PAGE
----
Before I jump into the topic, you might want to know: Why do we, venture investors, care about the debate? Is this another case of financially comfortable people getting in touch with their inner left-winger? I can’t answer for the deeper layers of my psyche, I’ve given up on such explorations. All I can say is: We The VCs don’t like the ever escalating portion of our GDP spent on healthcare, 17.6% in 2009 and expected to rise to 19.5% by 2017.
More specifically, for our startups, the cost of employer-sponsored health insurance has risen by 119% (!) in the last decade. We’re in the business of financing the dreams of entrepreneurs, not lining the pockets of insurance companies.
(For more on the the GDP threat and other toxic issues see my January 11th, 2009 Monday Note here.) And, on the unproven assumption we have a heart and soul, how could we like the spectacle of close to 50 million (this is likely to be the 2009 number) uninsured people?
With this out of the way, on to the debate.
First, I see a terrible error in reasoning: we can’t keep treating healthcare like a business. We’re not dealing with the financials of Boeing, Walmart or Apple. Once upon a time, an aspiring executive, I wanted to be initiated into the brotherhood of executives. Knowing my pangs and playing on them, McGraw Hill,
the publishing giant now trying to get rid of Business Week,
sold me a subscription to management books series. Luckily, these were good books, I fondly remember Robert Townsend’s Up The Organization! and, to today’s point, Peter Drucker’s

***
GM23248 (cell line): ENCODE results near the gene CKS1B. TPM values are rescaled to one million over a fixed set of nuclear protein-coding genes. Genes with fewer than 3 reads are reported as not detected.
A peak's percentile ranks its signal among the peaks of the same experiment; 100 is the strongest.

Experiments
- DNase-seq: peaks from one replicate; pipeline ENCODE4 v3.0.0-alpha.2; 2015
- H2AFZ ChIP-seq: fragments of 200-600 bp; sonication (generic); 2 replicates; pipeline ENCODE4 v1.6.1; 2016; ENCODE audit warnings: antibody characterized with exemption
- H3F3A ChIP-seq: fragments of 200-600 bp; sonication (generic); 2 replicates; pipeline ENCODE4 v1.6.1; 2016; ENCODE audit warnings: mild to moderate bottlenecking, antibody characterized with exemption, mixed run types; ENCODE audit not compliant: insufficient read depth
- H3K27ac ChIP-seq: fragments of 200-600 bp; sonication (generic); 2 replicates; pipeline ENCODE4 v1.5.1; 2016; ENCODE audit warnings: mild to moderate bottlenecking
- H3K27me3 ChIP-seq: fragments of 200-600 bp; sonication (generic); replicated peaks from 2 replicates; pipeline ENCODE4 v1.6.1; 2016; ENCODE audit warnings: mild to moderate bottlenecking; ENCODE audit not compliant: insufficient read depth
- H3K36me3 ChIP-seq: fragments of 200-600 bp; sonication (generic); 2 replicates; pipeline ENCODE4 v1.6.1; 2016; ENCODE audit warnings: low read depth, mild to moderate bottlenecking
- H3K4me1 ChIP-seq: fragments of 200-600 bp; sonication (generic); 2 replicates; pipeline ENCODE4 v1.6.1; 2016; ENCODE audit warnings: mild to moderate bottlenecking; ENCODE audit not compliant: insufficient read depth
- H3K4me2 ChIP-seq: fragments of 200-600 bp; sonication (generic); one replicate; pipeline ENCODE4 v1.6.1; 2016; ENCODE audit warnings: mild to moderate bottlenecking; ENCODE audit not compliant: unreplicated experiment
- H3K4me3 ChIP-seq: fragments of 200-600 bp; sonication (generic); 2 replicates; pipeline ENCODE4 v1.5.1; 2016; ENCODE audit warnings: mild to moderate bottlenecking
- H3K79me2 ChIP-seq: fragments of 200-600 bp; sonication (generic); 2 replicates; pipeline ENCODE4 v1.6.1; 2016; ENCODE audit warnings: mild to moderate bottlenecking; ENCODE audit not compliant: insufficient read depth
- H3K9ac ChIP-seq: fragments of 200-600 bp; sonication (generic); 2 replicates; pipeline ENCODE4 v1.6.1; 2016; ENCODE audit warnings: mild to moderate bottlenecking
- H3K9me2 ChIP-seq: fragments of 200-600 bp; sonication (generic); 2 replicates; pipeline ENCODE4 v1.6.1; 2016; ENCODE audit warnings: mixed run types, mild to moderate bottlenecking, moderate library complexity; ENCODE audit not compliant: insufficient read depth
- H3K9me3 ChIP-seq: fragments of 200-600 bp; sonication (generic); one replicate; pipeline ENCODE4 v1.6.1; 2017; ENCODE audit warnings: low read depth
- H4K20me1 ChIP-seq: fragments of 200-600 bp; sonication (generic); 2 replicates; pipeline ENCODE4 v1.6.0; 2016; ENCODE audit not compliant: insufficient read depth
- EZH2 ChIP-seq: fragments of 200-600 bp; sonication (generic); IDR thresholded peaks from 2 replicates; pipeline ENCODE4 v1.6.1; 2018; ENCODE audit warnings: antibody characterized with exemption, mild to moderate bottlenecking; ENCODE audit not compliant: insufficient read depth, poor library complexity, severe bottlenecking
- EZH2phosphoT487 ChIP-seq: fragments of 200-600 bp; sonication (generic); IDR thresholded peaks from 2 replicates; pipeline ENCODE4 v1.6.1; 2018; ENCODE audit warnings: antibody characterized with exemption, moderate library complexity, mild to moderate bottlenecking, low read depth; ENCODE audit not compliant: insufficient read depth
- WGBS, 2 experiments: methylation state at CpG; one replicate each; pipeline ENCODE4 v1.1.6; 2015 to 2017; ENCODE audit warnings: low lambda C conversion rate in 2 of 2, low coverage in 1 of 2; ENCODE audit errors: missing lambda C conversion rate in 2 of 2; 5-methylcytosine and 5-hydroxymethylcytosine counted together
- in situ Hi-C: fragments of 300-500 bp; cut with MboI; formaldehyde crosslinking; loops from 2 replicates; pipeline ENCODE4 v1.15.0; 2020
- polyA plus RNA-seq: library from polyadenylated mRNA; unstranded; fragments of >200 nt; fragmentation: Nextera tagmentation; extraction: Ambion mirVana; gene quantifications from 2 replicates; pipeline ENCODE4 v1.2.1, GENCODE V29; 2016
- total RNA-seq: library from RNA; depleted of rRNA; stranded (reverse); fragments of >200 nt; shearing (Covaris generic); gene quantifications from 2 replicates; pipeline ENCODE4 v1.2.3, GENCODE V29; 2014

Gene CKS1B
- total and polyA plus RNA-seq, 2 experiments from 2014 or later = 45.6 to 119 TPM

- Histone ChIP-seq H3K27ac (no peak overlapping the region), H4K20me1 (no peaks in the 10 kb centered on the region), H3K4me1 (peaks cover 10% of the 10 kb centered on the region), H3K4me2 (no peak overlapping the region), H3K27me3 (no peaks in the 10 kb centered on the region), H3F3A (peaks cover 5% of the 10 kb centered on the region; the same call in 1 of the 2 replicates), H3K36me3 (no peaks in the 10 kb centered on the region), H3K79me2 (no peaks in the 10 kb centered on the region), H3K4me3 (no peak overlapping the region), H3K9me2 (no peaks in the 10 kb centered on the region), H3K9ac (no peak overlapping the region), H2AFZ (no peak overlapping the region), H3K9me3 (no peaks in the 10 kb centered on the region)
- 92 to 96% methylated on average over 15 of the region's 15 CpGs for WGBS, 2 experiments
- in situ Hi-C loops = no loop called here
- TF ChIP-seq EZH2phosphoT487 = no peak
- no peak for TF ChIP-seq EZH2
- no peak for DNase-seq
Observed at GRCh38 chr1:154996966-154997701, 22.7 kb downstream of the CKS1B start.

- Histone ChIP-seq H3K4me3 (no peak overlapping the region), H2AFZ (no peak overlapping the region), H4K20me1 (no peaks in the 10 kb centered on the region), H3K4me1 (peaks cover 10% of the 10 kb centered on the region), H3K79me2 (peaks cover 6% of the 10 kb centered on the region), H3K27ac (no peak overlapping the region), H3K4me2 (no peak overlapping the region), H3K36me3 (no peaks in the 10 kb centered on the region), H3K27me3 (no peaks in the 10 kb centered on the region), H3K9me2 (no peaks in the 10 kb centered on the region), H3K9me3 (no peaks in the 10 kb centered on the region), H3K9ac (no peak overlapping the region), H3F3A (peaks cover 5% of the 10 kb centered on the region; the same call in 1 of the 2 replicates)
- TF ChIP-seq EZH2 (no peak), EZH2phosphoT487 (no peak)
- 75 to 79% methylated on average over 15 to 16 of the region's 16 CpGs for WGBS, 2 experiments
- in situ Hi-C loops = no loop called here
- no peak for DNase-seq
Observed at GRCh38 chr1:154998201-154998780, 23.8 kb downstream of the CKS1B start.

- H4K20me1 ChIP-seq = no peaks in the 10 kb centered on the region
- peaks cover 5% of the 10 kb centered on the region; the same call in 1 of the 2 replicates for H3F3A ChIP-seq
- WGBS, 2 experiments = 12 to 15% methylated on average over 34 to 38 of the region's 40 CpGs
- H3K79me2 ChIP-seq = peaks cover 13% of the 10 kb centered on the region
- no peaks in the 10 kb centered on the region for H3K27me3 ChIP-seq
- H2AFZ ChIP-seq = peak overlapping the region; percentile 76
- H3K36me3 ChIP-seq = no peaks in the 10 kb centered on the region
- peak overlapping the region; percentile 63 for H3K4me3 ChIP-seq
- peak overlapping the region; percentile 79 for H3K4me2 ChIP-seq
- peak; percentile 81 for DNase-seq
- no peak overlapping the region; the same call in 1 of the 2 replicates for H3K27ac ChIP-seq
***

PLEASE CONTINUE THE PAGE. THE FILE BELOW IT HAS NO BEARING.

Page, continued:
The Practice of Management.
Take a look at the enthusiastic Amazon reviews. More than thirty-five years later, one idea from the book still sticks to my mind: the difference between businesses and institutions. The Army, Congress and, according to the great management sage, hospitals all are institutions; they shouldn’t be thought of, or managed like businesses. (I won’t get into the “business” of Congress with lobbyists.)
To our now costly regret, we’ve allowed medicine to be run like a business. When doctors mortgage themselves to buy expensive imaging equipment installed right into their office, guess what happens? Medicine leaving, rightly, much to the doctor’s judgement, a doctor now motivated to run expensive diagnostics, just in case.
If you have the time and stamina, read the great New Yorker article on a Texas town, McAllen, featuring the highest per capita medical costs in the entire country. Why? The equipment and a culture of treating medicine as a business, of milking/bilking patients and, in most cases, their insurance companies. The latter always have the solution of raising premiums on customers who can’t go elsewhere for fear of being denied coverage because of a pre-existing condition.
If you want an even more disheartening read on the state of healthcare in the US, versus the rest of the world, grab T.R. Reid’s The Healing of America.
Again, take a look at the Amazon reviews. The subtitle reads: A Global Quest for Better, Cheaper, and Fairer Health Care; it foretells the awful story inside, not by a left-wing firebrand but by a moderate soft-spoken scholarly but readable writer.
In a nutshell: We, the US, are number one (we always like the sound of that) in per capita spending; but, depending on the way outcomes are measured, we rank something like thirty-seventh on the quality/efficiency of our healthcare.
To quote the author: “You don’t need an advanced degree in yajnopathy to recognize that the stars are aligned and the timing is propitious for the United States to establish a new national healthcare system.”
Yet, we’re mired in heated controversy and ugly lies. More